Ending Of HS Game Has Shades of Phil Dawson

It seems like it’s tough finding quality football refs on the West Coast. Not only is the Pac-10 notorious for having its issues with their officiating crew, but apparently there’s a shortage of decent refs at the high school level. Take the end result of the game on Friday in Southern California between league rivals Westlake and Agoura.

Officials review Browns vs. Ravens

The LOS ANGELES TIMES reports that a potentially game-winning 41-yard field goal by Westlake was ruled no good after officials said it hit the crossbar and bounced forward. But videos taken of the kick clearly showed that the ball actually hit the “gooseneck bar” behind the crossbar that connects it to the ground.

Grainy, Zapruder-like video after the jump.


The video clearly not only shows the ball hit behind the crossbar, but ricochet behind the upright after hitting. Either that’s the magic bullet of footballs or there’s no way it could have hit the crossbar and have done that.When watching that video, please note the two referees standing directly under the goal post who make the call and couldn’t see where a ball hit standing five feet away from it. The Westlake coach called the play a “million-to-one” shot.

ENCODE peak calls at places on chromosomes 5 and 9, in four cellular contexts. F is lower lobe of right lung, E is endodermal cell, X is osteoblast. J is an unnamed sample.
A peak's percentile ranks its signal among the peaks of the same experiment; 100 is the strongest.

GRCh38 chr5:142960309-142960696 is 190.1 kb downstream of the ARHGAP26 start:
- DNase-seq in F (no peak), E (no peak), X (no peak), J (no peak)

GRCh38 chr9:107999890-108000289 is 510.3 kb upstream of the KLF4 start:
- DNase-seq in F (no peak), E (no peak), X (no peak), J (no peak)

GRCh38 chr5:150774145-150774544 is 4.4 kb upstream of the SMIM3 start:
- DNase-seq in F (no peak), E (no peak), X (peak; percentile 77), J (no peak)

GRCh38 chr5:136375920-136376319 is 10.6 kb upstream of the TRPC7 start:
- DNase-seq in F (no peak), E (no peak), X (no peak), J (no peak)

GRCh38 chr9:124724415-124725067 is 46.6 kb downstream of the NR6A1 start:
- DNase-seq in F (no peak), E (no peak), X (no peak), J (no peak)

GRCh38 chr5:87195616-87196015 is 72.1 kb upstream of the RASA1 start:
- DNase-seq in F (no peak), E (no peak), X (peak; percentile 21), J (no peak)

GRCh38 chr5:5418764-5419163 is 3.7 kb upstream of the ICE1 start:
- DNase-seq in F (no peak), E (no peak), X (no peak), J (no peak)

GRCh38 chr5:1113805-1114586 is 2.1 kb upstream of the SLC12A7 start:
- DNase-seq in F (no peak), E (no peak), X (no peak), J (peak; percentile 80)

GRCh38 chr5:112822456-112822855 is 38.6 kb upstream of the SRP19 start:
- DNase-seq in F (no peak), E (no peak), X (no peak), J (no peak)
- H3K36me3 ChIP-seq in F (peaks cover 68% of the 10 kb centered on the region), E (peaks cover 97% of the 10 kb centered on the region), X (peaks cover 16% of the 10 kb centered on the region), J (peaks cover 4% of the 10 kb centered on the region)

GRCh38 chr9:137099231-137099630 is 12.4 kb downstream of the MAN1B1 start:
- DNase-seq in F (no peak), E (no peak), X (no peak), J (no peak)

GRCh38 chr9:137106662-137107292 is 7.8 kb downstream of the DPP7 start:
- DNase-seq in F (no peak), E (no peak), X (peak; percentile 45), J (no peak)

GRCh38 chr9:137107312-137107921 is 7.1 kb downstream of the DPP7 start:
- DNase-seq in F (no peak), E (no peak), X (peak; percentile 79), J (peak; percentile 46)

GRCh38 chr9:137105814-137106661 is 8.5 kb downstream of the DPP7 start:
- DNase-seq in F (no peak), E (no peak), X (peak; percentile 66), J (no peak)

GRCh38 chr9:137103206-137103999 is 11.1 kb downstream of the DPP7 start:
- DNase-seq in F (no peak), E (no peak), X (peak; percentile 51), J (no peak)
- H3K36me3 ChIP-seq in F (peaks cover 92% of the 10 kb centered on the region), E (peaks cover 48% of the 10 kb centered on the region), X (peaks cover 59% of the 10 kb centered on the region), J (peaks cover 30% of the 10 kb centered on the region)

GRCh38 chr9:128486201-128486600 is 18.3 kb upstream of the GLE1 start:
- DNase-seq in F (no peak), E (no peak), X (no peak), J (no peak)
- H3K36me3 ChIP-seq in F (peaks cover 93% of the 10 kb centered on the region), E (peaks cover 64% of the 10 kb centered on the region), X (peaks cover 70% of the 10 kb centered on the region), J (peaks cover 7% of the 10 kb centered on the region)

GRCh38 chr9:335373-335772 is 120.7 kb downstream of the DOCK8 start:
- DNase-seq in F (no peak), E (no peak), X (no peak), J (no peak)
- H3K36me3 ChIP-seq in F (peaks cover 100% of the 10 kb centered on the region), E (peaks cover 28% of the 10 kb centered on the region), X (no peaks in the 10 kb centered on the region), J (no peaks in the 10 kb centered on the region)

Although I agree it’s rare, I seem to remember a play in the NFL happening just last year that every agreed was a million-to-one shot. The big difference here being that the officials actually talked it out and got the call on Phil Dawson’s kick right, while the crew in this high school game blew it.

I hate to rag on high school officials too much - these aren’t pros, but amateurs who take time out of their regular lives to work games because they love the sport. But really? Two officials standing five feet away whose only job on that play is to see if the ball crossed the uprights and crossbar or not, and they couldn’t get that right?

What were they, too distracted by the delicious smell of kettle corn in the concession stand? Busy leering at a player’s MILF-y mom in the stands? Yeesh.